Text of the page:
Friday, April 13, 2012

Eight More Banks Fined for Abusive Foreclosure Practices

Although federal and state officials announced a $25 billion settlement last month with the nation’s five largest mortgage servicing firms, including Bank of America Corp., Wells Fargo & Co., J.P. Morgan Chase & Co., Citigroup Inc. and Ally Financial Inc., the Federal Reserve has named eight more banks to that list of mortgage servicers that it intends to fine for foreclosure abuse primarily through the use of “robo-signers.” The eight additional banks the Fed has deemed to have engaged in abusive foreclosure practices include HSBC Holdings PLC’s U.S. bank division, SunTrust Banks Inc., MetLife Inc., U.S. Bancorp, PNC Financial Services Group Inc., EverBank, OneWest Bank and Goldman Sachs Group Inc. The initial five banks that engaged in foreclosure fraud and abuse were fined over $760 million; no fines for the latest eight have been announced.

The Fed, in spring 2011, ordered several of the largest banks engaged in mortgage lending to review their foreclosure practices. Now, the bank regulators are moving forward to help distressed homeowners by hiring independent consultants to review the bank’s foreclosure files. This arrangement is different than the $25 billion settlement; consumers have to request a review of their case under the banks’ review process. Thus, if consumers are deemed to have received a “financial injury” through abusive foreclosure practices, they may be in line for compensation.

(photograph of the Federal Reserve Bank courtesy of Dan Smith and available through WikiMedia Commons)


  1. This post makes me wonder where these eight banks were when the first five were under investigation and why they did not take reasonable steps to correct their own actions before they got added to the list. I am not sure if the plan to have bank's hire independent consultants will be the best remedy for those distressed owners. I think this is because the consultant may subconsciously feel some loyalty towards the bank's original findings since they are being hired by the bank.

    On the other hand, the consultant's job is to be an independent outside party so the fact that they are hired by the banks' may not be an issue. It will be interesting to see how many people take advantage of this new arrangement to have their case reviewed under the banks' review process.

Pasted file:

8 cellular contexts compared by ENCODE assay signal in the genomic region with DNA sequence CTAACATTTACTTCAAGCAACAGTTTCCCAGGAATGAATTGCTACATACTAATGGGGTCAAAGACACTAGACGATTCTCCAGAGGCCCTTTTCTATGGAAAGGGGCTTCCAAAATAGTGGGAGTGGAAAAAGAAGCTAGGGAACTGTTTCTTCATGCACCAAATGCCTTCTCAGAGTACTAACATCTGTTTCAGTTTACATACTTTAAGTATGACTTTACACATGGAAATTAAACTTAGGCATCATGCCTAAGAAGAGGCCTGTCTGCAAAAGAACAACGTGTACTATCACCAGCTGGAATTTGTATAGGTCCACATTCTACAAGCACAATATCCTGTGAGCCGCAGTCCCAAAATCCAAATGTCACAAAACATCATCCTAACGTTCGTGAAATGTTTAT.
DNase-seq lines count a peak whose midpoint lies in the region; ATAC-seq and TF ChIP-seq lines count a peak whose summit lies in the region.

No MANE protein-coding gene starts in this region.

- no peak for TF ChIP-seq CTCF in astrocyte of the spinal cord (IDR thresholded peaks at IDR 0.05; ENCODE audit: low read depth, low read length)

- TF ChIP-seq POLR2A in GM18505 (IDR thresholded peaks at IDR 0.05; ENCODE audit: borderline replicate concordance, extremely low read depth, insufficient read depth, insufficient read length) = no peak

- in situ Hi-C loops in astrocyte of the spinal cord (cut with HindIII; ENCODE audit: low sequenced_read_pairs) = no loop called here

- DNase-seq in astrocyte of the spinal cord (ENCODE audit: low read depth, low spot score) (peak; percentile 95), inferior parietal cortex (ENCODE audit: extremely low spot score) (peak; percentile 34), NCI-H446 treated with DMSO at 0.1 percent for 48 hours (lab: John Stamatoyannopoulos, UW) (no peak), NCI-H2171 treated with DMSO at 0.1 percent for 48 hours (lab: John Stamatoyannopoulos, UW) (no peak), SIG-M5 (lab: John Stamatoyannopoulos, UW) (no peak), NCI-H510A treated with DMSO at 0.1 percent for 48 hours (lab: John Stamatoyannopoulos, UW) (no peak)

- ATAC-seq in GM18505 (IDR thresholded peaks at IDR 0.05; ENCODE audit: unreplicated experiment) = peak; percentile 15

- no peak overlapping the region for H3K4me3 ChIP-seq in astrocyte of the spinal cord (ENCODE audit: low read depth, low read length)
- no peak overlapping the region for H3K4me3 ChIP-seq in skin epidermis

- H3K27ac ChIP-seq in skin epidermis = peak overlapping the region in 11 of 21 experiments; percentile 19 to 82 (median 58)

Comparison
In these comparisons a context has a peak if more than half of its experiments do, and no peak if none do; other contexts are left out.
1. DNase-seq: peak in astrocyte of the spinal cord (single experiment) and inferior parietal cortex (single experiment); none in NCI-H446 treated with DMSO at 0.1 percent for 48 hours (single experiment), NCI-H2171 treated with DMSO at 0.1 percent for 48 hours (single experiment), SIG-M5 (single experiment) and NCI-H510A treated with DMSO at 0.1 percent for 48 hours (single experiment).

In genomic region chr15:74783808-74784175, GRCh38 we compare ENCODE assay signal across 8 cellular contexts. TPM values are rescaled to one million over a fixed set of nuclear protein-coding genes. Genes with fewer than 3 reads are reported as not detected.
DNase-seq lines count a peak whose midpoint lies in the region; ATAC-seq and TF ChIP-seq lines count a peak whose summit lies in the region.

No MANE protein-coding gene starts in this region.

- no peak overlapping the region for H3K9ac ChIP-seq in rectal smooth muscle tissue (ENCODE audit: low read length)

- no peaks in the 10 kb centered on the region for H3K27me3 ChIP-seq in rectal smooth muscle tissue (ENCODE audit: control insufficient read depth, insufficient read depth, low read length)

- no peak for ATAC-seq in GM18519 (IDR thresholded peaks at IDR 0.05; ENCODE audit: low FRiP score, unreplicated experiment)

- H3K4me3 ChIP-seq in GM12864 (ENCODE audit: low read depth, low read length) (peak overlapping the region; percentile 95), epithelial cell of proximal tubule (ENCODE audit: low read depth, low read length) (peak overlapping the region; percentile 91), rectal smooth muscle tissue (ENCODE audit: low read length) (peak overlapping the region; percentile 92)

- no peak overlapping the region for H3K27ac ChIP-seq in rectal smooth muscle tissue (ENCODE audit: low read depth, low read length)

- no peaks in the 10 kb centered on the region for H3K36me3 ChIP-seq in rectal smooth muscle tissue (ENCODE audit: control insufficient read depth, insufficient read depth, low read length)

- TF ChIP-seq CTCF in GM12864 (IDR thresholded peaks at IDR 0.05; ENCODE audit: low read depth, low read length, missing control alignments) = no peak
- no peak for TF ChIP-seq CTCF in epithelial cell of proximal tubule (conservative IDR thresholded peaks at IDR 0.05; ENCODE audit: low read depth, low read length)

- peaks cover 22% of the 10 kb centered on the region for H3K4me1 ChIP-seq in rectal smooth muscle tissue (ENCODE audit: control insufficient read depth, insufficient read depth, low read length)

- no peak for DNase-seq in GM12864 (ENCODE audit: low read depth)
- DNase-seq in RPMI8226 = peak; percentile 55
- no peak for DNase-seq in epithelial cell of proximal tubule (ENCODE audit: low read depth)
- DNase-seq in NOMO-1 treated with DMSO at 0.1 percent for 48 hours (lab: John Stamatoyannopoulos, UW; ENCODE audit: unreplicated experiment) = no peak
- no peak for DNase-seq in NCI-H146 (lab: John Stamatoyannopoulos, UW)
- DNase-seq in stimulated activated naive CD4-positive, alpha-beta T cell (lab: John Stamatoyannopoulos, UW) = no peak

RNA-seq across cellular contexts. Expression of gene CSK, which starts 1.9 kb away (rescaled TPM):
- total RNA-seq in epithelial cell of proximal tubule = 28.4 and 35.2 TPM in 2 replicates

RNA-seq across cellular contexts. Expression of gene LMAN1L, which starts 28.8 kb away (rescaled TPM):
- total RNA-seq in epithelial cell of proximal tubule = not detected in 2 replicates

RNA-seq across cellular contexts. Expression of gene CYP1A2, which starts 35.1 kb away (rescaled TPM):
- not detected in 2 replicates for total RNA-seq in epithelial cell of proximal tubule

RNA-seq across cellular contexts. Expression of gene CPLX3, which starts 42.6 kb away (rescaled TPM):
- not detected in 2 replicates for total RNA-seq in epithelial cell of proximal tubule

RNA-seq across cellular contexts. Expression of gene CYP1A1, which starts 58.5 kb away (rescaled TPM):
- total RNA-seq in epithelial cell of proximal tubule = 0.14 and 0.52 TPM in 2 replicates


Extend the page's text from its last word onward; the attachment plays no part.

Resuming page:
The question I am left with is: should those that were victim's in this foreclosure process have to bear the responsibility of taking certain steps to have their case reviewed or should there just have been a settlement like in the scenario involving the other 5 banks?

  2. I think that the new arrangement is an adequate remedy. The real problem is the robo-signing because the people signing the documents were not doing their due diligence. I read an article about an attorney in the Attorney Generals Office in Florida. This attorney was moonlighting as robo-signer and she managed to vet 150,000 mortgages in three years. Clearly there was a blatant disregard for the information contained in the individual files/documents. I believe that the banks should have to pay all of the outside consultant fees. I also believe that anyone who requests a review should be granted one.

  3. Foreclosure is a big deal. Not only does it have a lasting negative effect on a conusmer's credit report, but it causes people to be physically removed from their homes. Going through a foreclosure can truly be a life-changing event. That the mortgage lenders were, and possibly still are, engaging in abusive foreclosure practices is appalling, especially considering how serious the consequences are for those being foreclosed on.

    I believe the lenders should be fined (or continue to be fined) substantially enough to make them change their internal practices, or they should face further and harsher sanctions. In this case, a financial penalty akin to a slap-on-the-wrist may not be subsantial enough to cause the mortgage lenders to avoid abusive foreclosure practices. Further, the article mentions that the Fed "ordered several of the largest banks engaged in mortgage lending to review their foreclosure pratices." What about the other mortgage lenders? Shouldn't every mortgage lender review their internal practices to avoid abusive foreclosures? - Aaron Matthes

  4. I would like to see the fines increased on these banks for conducting these practices. However, banks have shown us in the last 5 years that they are willing to take chances with money, so more is likely needed. That is why I would like to see some type of criminal penalty imposed on those responsible, both lower and upper management. I am not informed enough on bank regulation law to know if criminal penalties are available under the current law for this type of fraud. If it is not, regulators should consider it strongly. Banks have shown us that it is going to take a strong penalty to stop their bad behavior. These banks are taking measures that are destroying people's lives, so its management needs to have their lives impacted as well.
    Gavin Ward

  5. I agree with everything Aaron has said. The five largest banks were fined 766.6 million dollars total, which isn't that much considering they made an absolute fortune wrecking the livelihood of thousands of Americans and continue to make millions of dollars every year. I'm assuming that the sanctions against these next 8 banks would be something similar. If it were me, I would go beyond these fines and see actual criminal penalties assessed for the individuals that were primarily responsible, as well as a financial penalty assessed to anyone who engaged in the act of "robosigning." It may seem harsh, but something has to be done to make sure that something of this magnitude never happens again.